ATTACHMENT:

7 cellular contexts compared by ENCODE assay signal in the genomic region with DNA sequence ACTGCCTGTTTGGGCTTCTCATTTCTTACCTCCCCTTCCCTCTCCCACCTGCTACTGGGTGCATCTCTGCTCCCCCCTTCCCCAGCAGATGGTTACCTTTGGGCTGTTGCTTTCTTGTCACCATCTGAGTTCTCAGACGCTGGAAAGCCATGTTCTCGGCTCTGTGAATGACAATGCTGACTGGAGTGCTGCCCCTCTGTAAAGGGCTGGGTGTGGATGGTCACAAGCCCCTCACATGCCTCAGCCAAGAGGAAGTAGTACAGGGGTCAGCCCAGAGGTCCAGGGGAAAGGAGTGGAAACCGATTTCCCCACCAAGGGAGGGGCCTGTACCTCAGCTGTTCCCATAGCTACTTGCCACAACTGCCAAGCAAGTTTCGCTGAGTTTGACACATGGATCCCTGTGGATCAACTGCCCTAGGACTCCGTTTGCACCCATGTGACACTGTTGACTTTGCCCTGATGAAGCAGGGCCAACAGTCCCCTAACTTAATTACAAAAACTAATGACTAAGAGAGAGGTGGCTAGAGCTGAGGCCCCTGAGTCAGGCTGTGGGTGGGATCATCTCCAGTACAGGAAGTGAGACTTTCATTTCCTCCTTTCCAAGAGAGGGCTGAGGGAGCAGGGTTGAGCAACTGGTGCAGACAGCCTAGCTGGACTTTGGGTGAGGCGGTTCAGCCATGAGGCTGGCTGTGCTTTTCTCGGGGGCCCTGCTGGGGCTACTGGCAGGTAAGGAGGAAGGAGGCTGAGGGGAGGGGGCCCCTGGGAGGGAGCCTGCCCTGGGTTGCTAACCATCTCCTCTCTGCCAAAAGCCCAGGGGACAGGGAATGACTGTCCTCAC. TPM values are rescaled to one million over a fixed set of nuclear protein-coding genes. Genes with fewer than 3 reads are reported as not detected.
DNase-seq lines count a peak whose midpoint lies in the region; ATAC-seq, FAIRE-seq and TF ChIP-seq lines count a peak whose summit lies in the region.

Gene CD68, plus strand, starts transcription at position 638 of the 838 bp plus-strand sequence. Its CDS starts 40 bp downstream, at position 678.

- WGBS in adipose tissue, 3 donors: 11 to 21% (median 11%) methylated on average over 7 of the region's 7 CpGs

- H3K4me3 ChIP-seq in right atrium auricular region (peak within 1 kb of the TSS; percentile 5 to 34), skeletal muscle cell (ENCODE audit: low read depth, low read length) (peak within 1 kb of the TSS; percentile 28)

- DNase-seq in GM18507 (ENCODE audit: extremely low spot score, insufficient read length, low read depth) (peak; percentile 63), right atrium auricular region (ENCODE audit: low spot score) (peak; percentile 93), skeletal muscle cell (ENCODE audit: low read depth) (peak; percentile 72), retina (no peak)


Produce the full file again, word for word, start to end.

7 cellular contexts compared by ENCODE assay signal in the genomic region with DNA sequence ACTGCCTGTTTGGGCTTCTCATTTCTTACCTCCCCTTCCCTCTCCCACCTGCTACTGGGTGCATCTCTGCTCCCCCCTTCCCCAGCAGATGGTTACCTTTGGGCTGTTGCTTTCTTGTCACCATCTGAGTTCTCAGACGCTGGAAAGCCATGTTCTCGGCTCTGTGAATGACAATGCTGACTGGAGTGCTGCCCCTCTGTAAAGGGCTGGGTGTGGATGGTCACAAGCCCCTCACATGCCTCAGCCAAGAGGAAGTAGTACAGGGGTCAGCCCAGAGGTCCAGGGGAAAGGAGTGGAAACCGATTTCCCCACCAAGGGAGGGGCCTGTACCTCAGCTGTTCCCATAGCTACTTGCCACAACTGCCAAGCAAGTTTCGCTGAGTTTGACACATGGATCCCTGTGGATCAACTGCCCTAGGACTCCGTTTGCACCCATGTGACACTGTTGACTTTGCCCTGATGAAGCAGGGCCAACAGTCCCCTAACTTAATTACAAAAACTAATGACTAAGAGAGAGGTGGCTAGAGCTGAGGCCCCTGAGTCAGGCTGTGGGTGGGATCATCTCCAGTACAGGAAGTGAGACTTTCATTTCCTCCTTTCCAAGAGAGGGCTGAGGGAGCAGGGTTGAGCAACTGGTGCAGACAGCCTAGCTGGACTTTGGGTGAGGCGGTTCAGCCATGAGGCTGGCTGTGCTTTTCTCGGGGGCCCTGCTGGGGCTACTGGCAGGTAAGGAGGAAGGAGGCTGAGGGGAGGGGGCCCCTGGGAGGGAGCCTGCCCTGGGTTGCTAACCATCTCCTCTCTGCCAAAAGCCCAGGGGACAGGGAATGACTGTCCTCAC. TPM values are rescaled to one million over a fixed set of nuclear protein-coding genes. Genes with fewer than 3 reads are reported as not detected.
DNase-seq lines count a peak whose midpoint lies in the region; ATAC-seq, FAIRE-seq and TF ChIP-seq lines count a peak whose summit lies in the region.

Gene CD68, plus strand, starts transcription at position 638 of the 838 bp plus-strand sequence. Its CDS starts 40 bp downstream, at position 678.

- WGBS in adipose tissue, 3 donors: 11 to 21% (median 11%) methylated on average over 7 of the region's 7 CpGs

- H3K4me3 ChIP-seq in right atrium auricular region (peak within 1 kb of the TSS; percentile 5 to 34), skeletal muscle cell (ENCODE audit: low read depth, low read length) (peak within 1 kb of the TSS; percentile 28)

- DNase-seq in GM18507 (ENCODE audit: extremely low spot score, insufficient read length, low read depth) (peak; percentile 63), right atrium auricular region (ENCODE audit: low spot score) (peak; percentile 93), skeletal muscle cell (ENCODE audit: low read depth) (peak; percentile 72), retina (no peak)